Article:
NORMAL (HOI) – The Town of Normal heard from several concerned citizens Monday night, as the town weighed their options to cover rising pension costs.
One man told council members, “We need to stop expecting the property owners of this town to fund the deficit through higher taxes .. it’s unsustainable and irresponsible.”
Another man said, “We cannot keep taxing fewer and fewer citizens more and more. The strongest vote anyone ever makes is not at the ballot box, but with their feet. Whether it’s leaving Illinois, or immigrants coming to our borders.”
The original proposal was to raise property taxes 4.95% next year. The estimate was based on a proposed levy in which the government would collect $13.6 million in property taxes next year.
In theory, the owner of a $165,000 home would pay an extra $37 in property taxes. After Monday night’s meeting, that dollar figure was changed to $7.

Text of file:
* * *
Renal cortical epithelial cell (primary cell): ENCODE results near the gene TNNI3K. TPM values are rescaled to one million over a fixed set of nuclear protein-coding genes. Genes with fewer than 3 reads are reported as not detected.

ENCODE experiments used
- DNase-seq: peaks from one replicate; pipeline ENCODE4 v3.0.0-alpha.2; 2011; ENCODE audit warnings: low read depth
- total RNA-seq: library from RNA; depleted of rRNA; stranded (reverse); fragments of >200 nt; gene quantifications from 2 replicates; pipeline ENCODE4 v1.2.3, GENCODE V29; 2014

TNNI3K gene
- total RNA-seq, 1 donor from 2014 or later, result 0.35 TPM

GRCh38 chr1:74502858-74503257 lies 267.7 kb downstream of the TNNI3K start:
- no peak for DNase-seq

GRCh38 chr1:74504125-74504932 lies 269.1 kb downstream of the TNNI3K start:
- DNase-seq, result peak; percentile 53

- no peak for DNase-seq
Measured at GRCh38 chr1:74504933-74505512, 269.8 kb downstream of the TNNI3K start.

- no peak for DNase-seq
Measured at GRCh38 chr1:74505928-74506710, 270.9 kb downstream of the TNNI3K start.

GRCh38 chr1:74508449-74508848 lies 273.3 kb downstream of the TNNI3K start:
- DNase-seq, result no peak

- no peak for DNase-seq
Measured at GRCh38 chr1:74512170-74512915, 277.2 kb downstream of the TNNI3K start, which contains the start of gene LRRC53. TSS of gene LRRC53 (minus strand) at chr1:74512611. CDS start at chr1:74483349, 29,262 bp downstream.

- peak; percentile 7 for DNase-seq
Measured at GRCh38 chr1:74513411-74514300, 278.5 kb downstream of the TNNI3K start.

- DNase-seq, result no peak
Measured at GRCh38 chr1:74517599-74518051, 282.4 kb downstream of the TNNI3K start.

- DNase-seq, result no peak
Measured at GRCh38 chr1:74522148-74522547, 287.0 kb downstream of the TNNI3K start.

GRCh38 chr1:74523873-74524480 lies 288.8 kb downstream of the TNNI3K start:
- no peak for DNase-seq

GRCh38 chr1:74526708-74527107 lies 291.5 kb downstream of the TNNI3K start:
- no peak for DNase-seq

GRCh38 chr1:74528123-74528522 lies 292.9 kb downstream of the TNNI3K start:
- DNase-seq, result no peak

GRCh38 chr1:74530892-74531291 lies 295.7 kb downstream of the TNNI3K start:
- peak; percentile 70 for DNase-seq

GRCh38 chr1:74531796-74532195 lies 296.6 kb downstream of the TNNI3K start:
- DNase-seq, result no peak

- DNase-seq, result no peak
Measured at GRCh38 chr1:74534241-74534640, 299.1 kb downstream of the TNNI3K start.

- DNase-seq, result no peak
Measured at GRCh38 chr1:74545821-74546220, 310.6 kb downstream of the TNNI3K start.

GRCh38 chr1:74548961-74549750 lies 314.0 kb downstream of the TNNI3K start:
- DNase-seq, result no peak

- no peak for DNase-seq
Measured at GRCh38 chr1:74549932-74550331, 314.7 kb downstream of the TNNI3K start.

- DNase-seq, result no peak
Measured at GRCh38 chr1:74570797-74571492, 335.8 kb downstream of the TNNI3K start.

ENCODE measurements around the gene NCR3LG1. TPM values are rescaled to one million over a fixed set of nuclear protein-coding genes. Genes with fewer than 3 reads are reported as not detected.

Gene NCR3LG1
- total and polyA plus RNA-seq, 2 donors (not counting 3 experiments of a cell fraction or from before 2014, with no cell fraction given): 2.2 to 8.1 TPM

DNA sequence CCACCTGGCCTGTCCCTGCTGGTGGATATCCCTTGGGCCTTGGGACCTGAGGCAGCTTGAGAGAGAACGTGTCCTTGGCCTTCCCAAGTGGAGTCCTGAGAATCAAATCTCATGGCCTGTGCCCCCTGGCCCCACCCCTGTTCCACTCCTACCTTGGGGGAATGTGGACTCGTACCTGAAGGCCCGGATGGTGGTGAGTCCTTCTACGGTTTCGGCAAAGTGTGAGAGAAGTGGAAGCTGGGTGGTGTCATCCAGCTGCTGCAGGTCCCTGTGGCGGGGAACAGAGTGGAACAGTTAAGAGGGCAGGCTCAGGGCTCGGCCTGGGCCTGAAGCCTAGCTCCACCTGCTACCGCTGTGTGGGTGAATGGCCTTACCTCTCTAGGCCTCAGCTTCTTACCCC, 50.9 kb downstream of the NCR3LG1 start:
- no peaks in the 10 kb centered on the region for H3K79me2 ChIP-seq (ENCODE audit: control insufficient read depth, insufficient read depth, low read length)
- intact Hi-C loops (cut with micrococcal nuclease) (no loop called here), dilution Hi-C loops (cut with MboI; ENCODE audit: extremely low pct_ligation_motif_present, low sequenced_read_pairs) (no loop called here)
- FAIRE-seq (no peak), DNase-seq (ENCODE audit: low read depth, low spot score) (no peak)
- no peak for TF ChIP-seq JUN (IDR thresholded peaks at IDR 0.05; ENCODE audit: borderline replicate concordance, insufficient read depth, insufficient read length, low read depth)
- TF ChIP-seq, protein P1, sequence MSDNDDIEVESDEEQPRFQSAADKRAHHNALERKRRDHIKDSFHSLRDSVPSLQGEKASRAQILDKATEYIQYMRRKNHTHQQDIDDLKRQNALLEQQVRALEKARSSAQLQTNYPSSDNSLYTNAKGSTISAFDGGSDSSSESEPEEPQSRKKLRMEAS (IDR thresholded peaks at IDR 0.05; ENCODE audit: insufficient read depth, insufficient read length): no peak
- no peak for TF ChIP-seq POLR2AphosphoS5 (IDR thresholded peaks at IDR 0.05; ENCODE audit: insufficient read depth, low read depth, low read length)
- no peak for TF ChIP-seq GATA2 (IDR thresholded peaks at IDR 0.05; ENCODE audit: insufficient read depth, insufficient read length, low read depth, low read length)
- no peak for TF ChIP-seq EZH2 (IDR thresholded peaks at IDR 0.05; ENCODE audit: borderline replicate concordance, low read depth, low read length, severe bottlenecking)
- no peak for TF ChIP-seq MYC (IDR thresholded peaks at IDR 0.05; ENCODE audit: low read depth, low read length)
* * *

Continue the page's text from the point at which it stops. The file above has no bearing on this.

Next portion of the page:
The Town Council said they have been operating to fund pensions at 100% by 2040, but the legal minimum funding requirement is 90%.
At Monday’s council meeting, members decided to only fund pensions at 90%, and take $100,000 out of the general fund to avoid raising property taxes.
That decision created a new problem to solve.
“During the budget process now, we need to find $100,000 or so in cuts to make up for the lost revenue,” said Finance Director, Andrew Huhn.
Council members will have to decide where they will make cuts at a meeting December 2nd.
Huhn also said there would be a half cent decrease in the property tax rate.
In the future, the council could decide to go back to funding pensions at 100% by 2040.